Two new books honor veteran academics Johnston and Davidson

On Sabbath, November 19, hundreds of Adventist scholars attending their national societies’ annual meetings in San Antonio, Texas, united to celebrate the work of two longtime professors of the Seventh-day Adventist Theological Seminary for their 108 combined years of distinguished service to academe and the church. Publication of a Festschrift, a collection of essays by colleagues, in their honor, is one of the high tributes scholars may receive for their work.

Robert M. Johnston, retired New Testament scholar, received his Festschrift during the Sabbath morning meeting of the Adventist Society for Religious Studies (ASRS) at the San Antonio Hyatt hotel. It honored Johnston’s 60 years of teaching and other service to the Adventist church at several levels and in different parts of the world. Before becoming a celebrated seminarian he served for two years at Fresno Union Academy teaching Bible, History and Spanish. Later, he and wife, Madeline, made pioneering contributions to the growth and education of the church in Asia: 1958-1969, they served in Korea where he was head of the religion department at the Korean Union Training School which became Korean Union College (now Sahmyook University); from 1969 through 1970 he was acting dean of the graduate School of Religion at Philippine Union College. Subsequently, he was earnestly recruited for the Seventh-day Adventist Theological Seminary, where he arrived in 1973. As Madeline says, “we’ve been here ever since.” Johnston retired in 2002, having spent much of his time at the seminary as chair of the New Testament department.

Johnston’s admiration around the world of New Testament scholarship for his work on parables is reflected in the focus of his Festschrift, entitled Biblical Parables, a compilation of studies on Old and New Testament parables by 20 scholars, including such leaders in the field as Craig Keener and Craig Evans.

On Sabbath afternoon, a rather more dramatic event unfolded during the Adventist Theological Society (ATS) annual meeting at the Laurel Heights Adventist church, a few miles away from the San Antonio Hyatt. Society leaders staged an interruption of meeting proceedings to surprise their honoree, Richard M. Davidson, the seminary’s John Nevins Andrews Professor of Old Testament and Biblical Theology, whose 48 years of service include 25 as chair of the seminary’s OT department. While several members of Johnston’s family were on hand to share in the celebration of his work, the ATS opted for surprise and almost ruined it. Davidson recounted an intriguing story about how he could have found out about the surprise. He said, “One colleague was not aware it should be a secret, and sent me an email mentioning the Festschrift. Before I got around to opening his email, he learned that the Festschrift was supposed to be a secret, and sent me another email telling me to ignore the previous email that he had sent. Since I regularly open my emails starting from most recent emails backward, I came upon this later email before the previous one. I followed his instructions and deleted his previous email without reading it. Thus the surprise element for the Festschrift was preserved!”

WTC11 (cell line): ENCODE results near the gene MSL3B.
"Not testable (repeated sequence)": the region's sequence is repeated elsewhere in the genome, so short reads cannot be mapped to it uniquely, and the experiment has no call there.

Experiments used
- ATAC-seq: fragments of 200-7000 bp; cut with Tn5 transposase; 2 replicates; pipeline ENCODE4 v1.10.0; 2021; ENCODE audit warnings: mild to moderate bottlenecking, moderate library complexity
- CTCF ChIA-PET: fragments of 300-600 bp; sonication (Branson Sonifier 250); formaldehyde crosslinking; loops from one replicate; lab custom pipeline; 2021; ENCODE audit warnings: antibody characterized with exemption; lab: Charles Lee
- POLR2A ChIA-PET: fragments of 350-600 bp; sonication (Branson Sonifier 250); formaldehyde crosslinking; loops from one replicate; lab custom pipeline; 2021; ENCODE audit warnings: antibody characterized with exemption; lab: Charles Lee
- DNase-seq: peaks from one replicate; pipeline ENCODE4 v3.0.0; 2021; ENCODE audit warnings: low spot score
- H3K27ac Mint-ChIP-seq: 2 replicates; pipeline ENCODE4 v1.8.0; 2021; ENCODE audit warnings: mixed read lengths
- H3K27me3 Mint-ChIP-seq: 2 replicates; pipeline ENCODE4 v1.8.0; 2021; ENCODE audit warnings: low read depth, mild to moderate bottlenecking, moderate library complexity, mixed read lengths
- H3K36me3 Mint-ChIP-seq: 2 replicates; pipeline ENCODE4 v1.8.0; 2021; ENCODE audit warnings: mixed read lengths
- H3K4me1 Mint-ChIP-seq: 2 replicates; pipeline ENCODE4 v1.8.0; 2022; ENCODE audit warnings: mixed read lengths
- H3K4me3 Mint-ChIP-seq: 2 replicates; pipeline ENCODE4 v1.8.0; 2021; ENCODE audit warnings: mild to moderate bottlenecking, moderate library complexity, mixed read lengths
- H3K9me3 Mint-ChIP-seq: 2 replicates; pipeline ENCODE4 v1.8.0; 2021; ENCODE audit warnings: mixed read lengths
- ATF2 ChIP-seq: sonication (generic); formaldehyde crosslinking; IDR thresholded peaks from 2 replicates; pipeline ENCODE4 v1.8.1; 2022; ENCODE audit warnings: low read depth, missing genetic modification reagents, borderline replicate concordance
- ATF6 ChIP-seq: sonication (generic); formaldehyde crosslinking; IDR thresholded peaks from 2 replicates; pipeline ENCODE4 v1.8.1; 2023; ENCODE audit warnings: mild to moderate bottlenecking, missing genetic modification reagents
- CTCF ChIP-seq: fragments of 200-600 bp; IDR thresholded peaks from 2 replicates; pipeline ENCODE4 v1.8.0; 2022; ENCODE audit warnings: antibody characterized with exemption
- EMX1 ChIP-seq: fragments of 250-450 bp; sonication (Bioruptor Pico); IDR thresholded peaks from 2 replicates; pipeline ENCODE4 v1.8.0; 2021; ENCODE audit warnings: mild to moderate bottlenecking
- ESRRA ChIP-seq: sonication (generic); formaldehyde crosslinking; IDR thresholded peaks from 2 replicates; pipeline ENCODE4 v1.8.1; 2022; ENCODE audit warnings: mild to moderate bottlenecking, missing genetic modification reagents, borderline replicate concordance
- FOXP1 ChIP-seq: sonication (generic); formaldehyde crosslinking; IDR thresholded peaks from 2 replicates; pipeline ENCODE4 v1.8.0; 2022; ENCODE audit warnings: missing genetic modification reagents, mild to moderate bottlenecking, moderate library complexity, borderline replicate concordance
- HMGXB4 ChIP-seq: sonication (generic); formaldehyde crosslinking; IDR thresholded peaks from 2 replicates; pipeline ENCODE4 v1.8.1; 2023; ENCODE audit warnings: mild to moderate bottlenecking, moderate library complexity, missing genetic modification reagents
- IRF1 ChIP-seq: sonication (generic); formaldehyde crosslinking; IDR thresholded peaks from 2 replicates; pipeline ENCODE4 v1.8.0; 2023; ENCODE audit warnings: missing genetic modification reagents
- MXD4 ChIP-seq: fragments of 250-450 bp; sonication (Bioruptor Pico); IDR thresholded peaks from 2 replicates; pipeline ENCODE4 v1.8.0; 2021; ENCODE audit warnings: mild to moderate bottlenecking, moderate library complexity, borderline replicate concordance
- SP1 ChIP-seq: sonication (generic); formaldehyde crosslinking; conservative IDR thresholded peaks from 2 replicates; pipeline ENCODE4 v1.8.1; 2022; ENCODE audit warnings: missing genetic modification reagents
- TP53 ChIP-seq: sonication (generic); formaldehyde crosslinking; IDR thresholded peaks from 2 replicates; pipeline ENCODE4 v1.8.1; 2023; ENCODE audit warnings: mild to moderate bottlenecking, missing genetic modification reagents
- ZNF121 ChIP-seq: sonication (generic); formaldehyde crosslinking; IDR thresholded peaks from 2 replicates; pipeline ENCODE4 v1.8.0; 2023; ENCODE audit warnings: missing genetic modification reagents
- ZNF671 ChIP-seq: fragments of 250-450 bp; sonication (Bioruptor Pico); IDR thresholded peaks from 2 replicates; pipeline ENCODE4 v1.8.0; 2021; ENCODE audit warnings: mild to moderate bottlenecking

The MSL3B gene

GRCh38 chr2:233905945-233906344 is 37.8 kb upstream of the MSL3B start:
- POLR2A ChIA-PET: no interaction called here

Davidson is widely known and highly regarded for his work in multiple areas of biblical scholarship including Old Testament Exegesis, Intertextuality, Typology, Human Sexuality, New Testament Studies—particularly in the book of Hebrews—and Church History. He is also a dedicated outdoorsman who has earned the coveted title of fourteener, meaning that he has conquered all 54 mountains in the state of Colorado that are at least 14,000 feet high.

Jiří Moskala, seminary dean, who edited the book, Meeting With God on the Mountains, and presented it to Davidson, linked his mountaineering triumphs to spiritual victories, a message that comes through clearly in Davidson’s own words: “The most important thing to do in order to achieve one’s goal when in a very dangerous passage in the mountains is to look forward and up—never down . . . .” Moskala thanked the 32 colleagues and former students who honored him by contributing to the book.

Johnston’s thank-you response was typical of the dry and subtle wit that is part of his teaching and personality. He has contributed to many Festschriften written for other scholars, and received one of his own by Korean students from his days at Korean Union Training School. But he referred to his recognition now as the privilege of being the bride, instead of always being one of the bridesmaids, and considered the dedication of a Festschrift in his honor as a function of the success and graciousness of his students. Now in his ninth decade, he offered two vital insights to his admiring audience on how someone could qualify for the honor of a Festschrift: “Firstly, you need to keep breathing for a long, long time. Secondly, you need to choose quality students.”

The thousands of students and others who have benefitted from the brilliant and godly work of these two individuals, pray that while time lasts God will keep them breathing for a long, long time yet, so that they may continue to bless this church and all the world with their ministry.

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